Physical Activity and Sports A Report to the
    President from the Secretary of Health and Human
    Services and Secretary of Education (2000)
  • The Surgeon Generals Call to Action To Prevent
    and Decrease Overweight and Obesity (2001)
  • Guide to Community Preventive Services (2001)

28
The Brain/Body Connection
  • Research has not been conducted to conclusively
    demonstrate a link between physical activity and
    improved academic performance
  • However, such a link might be expected
  • Research does show that
  • Movement stimulates brain functioning
  • Physical activity increases adolescents
    self-esteem and reduces anxiety and stressthus,
    through its effects on mental health, may help
    increase students capacity for learning
  • Increases in time for physical education did not
    lead to lower test scores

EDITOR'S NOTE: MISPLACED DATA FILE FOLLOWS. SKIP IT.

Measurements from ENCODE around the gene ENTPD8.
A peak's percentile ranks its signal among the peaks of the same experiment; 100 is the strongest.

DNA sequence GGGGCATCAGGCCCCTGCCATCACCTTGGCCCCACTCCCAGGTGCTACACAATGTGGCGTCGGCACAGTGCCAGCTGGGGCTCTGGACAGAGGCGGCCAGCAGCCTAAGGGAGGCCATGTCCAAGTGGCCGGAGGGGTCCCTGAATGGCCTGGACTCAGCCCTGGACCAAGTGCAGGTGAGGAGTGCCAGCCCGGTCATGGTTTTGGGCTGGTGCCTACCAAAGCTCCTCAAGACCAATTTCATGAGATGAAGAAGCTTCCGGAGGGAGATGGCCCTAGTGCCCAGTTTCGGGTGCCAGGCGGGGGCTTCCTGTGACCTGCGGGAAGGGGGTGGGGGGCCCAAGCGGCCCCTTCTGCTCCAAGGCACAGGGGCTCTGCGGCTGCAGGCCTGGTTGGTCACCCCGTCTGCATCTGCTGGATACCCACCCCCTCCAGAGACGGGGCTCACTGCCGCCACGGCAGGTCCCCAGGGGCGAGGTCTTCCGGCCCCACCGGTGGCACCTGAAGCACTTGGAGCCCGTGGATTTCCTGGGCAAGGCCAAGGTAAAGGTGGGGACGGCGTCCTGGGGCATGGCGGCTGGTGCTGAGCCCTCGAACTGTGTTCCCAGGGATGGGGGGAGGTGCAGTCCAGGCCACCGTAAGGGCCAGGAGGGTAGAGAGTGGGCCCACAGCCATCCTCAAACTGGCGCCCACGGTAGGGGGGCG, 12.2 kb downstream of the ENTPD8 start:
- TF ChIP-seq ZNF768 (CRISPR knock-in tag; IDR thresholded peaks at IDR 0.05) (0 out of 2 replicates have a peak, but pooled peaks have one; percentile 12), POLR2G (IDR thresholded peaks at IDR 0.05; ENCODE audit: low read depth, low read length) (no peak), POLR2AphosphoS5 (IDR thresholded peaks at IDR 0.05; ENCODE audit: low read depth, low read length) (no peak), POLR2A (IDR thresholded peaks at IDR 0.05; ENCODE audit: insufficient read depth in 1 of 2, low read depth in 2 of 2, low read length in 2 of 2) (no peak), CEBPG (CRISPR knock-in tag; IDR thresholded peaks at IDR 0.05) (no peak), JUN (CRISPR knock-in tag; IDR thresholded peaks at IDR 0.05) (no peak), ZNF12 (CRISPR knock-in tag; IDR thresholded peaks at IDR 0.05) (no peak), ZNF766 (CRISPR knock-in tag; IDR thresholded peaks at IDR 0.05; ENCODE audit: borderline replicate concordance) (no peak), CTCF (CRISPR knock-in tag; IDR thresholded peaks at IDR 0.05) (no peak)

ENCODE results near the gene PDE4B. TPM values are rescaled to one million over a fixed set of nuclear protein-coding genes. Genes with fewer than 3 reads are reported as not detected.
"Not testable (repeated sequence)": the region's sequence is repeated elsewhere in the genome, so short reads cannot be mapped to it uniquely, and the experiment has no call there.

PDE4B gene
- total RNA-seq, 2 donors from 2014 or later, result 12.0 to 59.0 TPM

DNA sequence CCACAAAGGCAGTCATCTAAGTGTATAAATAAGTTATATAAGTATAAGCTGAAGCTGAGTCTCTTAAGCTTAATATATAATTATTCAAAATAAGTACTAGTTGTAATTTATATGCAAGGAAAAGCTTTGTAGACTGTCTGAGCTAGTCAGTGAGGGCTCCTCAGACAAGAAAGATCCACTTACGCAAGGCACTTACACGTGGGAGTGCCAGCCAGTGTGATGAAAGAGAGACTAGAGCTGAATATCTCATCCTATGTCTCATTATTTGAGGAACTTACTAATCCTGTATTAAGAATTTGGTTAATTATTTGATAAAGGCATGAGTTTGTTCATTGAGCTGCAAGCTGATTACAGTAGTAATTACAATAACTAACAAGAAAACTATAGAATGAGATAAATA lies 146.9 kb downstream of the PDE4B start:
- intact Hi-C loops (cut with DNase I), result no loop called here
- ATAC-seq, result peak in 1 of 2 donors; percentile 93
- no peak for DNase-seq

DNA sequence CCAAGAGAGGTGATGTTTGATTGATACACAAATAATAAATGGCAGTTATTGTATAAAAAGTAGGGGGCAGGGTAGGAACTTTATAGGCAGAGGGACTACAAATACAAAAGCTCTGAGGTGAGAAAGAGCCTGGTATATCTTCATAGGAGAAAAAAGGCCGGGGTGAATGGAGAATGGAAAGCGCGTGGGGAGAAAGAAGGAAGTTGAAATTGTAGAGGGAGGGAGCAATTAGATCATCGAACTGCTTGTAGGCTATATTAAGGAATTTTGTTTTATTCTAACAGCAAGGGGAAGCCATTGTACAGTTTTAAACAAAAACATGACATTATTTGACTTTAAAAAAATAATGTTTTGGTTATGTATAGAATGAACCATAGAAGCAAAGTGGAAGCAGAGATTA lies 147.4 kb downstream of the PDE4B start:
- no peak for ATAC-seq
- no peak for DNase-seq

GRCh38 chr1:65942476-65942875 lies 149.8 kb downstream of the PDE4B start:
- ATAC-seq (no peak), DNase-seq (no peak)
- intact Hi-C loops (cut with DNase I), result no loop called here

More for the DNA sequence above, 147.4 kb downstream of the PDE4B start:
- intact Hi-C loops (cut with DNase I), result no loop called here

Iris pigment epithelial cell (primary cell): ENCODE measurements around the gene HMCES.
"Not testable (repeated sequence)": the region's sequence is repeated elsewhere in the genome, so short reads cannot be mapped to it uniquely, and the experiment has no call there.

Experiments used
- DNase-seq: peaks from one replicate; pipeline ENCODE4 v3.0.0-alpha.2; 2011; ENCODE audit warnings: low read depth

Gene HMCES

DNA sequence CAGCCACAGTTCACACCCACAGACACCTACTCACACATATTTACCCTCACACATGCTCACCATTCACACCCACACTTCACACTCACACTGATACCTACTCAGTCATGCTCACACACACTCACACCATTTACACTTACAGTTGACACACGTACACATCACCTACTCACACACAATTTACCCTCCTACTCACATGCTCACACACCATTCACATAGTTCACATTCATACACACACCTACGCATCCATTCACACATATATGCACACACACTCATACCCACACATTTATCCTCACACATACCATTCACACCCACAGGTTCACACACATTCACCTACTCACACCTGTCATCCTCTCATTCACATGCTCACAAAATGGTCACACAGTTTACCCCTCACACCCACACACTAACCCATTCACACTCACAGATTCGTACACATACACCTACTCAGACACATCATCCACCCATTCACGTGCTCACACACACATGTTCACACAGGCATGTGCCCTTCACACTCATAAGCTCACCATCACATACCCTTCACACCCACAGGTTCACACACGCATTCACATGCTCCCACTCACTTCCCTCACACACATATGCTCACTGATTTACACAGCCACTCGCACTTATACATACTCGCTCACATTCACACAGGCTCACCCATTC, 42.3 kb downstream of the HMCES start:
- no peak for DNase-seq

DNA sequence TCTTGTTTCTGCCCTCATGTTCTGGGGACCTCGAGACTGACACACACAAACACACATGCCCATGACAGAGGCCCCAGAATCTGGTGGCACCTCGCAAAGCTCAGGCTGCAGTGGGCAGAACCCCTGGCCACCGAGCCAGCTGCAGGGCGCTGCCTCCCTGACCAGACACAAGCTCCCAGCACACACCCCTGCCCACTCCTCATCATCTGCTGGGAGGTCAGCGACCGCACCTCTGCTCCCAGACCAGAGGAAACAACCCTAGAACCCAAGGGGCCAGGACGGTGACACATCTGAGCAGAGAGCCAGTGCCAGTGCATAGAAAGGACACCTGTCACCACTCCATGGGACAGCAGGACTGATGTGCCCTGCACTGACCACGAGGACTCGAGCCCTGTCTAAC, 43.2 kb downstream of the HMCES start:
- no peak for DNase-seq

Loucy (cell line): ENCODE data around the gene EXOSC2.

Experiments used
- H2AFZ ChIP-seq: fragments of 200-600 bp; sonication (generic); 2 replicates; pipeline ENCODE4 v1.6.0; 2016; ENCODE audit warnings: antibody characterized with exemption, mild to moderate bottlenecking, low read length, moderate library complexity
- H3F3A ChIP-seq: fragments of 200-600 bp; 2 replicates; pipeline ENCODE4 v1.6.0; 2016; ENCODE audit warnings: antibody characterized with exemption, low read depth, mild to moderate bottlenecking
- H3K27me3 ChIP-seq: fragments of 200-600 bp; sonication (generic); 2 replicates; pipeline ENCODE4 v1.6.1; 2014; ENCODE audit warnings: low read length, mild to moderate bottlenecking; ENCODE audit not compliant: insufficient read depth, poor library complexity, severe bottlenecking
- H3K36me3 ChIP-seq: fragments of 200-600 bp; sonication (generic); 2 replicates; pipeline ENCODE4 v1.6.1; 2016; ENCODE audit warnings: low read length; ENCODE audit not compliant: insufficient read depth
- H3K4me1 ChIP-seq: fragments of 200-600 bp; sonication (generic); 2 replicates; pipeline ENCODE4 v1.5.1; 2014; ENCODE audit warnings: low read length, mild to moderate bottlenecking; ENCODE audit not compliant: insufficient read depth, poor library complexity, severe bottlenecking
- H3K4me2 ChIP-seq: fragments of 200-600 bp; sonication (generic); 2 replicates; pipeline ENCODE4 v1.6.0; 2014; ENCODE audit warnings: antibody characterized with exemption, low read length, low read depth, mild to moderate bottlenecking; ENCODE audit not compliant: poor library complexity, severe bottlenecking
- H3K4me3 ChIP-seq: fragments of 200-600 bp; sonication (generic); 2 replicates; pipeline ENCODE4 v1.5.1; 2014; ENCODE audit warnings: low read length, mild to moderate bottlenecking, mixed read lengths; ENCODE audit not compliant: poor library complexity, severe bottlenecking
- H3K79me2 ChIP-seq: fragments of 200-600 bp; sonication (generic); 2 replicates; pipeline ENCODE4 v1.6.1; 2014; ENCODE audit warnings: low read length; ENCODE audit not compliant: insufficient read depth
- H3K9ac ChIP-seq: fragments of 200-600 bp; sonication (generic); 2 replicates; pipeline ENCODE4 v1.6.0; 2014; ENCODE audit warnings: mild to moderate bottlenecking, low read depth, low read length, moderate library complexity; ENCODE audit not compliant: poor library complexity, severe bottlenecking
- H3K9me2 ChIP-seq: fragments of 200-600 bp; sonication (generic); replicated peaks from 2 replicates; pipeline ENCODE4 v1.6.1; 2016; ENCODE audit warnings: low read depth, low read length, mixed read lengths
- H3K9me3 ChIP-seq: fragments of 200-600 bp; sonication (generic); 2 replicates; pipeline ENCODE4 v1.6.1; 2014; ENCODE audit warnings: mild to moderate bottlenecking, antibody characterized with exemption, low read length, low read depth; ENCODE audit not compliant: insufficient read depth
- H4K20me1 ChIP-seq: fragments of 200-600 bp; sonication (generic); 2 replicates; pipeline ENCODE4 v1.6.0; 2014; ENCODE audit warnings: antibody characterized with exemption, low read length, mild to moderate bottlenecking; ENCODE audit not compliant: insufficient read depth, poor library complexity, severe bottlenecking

29
Time in the arts, physical education and school
achievement
  • 547 elementary school principals in Virginia
    responded to survey
  • Time allocated for art, music and physical
    education with a specialist?
  • Correlated with test scores from their schools
  • No meaningful relationship found
  • Results suggest that providing time for AMPE does
    not negatively impact test scores

Wilkins, J..M., Graham, G., Parker, S., Westfall,
S. Fraser, R. Tembo, M. (2003). Time in the
arts and physical education and school
achievement. Journal of Curriculum Studies, 35,
721-734.
30
The Relationship Between Fitness Levels and
Academic Achievement, in California Grade 7
31
Typical Questions You May be Asked
  • How much physical activity do children and
    adolescents need?
  • What is the most important thing that schools can
    do to increase physical activity among children
    and adolescents?
  • What are the biggest barriers for schools to